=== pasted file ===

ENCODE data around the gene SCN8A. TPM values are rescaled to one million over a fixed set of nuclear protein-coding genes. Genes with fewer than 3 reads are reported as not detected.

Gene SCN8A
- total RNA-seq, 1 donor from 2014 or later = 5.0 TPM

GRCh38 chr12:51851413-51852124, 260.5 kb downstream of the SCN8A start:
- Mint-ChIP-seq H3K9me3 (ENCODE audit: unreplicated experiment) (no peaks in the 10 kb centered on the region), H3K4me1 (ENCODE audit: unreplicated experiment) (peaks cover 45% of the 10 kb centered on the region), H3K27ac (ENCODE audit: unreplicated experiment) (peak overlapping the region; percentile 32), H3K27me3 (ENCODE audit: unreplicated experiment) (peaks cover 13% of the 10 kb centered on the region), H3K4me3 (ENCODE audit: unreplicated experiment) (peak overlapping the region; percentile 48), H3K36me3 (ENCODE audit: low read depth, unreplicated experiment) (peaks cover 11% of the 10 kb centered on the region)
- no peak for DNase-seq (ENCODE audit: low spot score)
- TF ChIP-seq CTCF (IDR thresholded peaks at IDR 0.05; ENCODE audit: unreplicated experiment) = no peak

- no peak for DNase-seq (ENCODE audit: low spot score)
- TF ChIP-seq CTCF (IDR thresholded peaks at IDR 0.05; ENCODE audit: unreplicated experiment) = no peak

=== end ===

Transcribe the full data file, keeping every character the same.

ENCODE data around the gene SCN8A. TPM values are rescaled to one million over a fixed set of nuclear protein-coding genes. Genes with fewer than 3 reads are reported as not detected.

Gene SCN8A
- total RNA-seq, 1 donor from 2014 or later = 5.0 TPM

GRCh38 chr12:51851413-51852124, 260.5 kb downstream of the SCN8A start:
- Mint-ChIP-seq H3K9me3 (ENCODE audit: unreplicated experiment) (no peaks in the 10 kb centered on the region), H3K4me1 (ENCODE audit: unreplicated experiment) (peaks cover 45% of the 10 kb centered on the region), H3K27ac (ENCODE audit: unreplicated experiment) (peak overlapping the region; percentile 32), H3K27me3 (ENCODE audit: unreplicated experiment) (peaks cover 13% of the 10 kb centered on the region), H3K4me3 (ENCODE audit: unreplicated experiment) (peak overlapping the region; percentile 48), H3K36me3 (ENCODE audit: low read depth, unreplicated experiment) (peaks cover 11% of the 10 kb centered on the region)
- no peak for DNase-seq (ENCODE audit: low spot score)
- TF ChIP-seq CTCF (IDR thresholded peaks at IDR 0.05; ENCODE audit: unreplicated experiment) = no peak

- no peak for DNase-seq (ENCODE audit: low spot score)
- TF ChIP-seq CTCF (IDR thresholded peaks at IDR 0.05; ENCODE audit: unreplicated experiment) = no peak